Per curiam decisions are issued by the court as a whole rather than authored by a specific judge. Per curiam affirmed (PCA) means that the appeals court affirms the trial court’s decision without issuing an opinion or explanation of its own. Instead, the court of appeals issues just one word, “affirmed,” as the opinion of the whole court.
What Does a PCA Mean to You?
You face an uphill battle if a district court of appeals issues a PCA in your case. In most cases, a PCA is the end of your appeal, but you do have one more option available to you.
After a PCA is issued, you may request that the district court of appeals issues a written opinion. According to the Florida Rules of Appellate Procedure, you may ask the district court for a written opinion if you believe it is necessary for Supreme Court review. Your attorney must provide specific reasons why Supreme Court review would be likely based on the attorney’s professional judgment.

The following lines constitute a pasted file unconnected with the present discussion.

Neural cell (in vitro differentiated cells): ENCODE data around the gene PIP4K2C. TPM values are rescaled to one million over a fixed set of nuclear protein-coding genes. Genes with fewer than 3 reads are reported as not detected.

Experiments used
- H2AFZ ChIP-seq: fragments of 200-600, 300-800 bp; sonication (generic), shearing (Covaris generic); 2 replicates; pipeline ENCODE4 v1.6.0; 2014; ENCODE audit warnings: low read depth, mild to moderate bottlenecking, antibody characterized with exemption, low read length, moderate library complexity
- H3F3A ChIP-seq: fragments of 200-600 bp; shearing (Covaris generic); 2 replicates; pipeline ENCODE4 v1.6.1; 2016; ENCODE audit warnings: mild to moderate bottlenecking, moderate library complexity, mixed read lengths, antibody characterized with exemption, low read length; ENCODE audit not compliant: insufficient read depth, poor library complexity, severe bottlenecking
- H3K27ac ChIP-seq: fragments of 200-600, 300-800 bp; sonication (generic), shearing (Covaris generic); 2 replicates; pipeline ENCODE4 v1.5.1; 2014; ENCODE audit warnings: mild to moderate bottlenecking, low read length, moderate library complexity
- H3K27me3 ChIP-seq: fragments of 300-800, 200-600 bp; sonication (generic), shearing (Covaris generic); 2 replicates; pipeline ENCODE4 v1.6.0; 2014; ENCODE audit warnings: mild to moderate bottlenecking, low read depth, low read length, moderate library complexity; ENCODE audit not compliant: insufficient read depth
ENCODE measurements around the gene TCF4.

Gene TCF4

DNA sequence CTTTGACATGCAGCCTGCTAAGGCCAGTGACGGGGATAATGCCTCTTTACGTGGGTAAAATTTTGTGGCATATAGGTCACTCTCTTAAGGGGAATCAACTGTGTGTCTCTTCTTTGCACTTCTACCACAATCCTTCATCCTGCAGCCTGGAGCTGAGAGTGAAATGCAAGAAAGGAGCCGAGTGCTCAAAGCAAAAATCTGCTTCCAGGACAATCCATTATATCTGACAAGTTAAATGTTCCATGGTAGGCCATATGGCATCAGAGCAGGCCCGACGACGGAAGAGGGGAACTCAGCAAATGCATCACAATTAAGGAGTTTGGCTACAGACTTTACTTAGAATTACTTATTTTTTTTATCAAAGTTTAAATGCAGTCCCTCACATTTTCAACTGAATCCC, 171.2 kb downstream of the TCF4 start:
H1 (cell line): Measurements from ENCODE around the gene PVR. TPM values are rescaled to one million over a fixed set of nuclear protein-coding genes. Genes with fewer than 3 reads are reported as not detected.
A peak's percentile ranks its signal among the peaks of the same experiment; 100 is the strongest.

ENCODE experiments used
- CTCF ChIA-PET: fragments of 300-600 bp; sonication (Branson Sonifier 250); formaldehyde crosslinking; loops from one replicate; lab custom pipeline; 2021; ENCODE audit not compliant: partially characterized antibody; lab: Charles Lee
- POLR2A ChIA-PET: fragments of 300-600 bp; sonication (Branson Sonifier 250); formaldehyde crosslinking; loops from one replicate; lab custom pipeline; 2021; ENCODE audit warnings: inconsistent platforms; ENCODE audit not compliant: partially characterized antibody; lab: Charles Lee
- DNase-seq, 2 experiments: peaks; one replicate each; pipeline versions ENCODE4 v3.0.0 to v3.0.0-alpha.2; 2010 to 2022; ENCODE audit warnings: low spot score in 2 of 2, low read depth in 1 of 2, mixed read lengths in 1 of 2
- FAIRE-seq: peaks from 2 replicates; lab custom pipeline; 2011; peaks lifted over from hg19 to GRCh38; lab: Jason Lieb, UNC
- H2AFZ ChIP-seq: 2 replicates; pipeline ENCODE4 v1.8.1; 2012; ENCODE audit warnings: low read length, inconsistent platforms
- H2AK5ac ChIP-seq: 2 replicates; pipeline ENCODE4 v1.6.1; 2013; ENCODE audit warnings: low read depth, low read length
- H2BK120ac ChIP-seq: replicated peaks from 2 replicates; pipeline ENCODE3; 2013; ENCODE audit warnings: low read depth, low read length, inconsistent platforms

The Florida Supreme Court is unlikely to take up your case without an opinion by the district court of appeals. Typically, the Supreme Court hears cases where the reasoning and findings of Florida district courts of appeals differ from one another. If the district court fails to issue a written opinion in your case, the Supreme Court has no way of knowing whether the district court of appeal’s findings conflict with another district court.
Protect Your Rights on Appeal
The time to protect yourself from a potential PCA is before you file an appeal. If you have been unfairly convicted or sentenced in Florida, we encourage you to contact the Law Offices of Robert David Malove today to discuss your options for appeal. Regardless of who represented you at trial, Attorney Robert Malove can review your case and present you with all of the options for appeal so that you can make the decision that is right for you. Fill out our online contact form or call us today to learn more.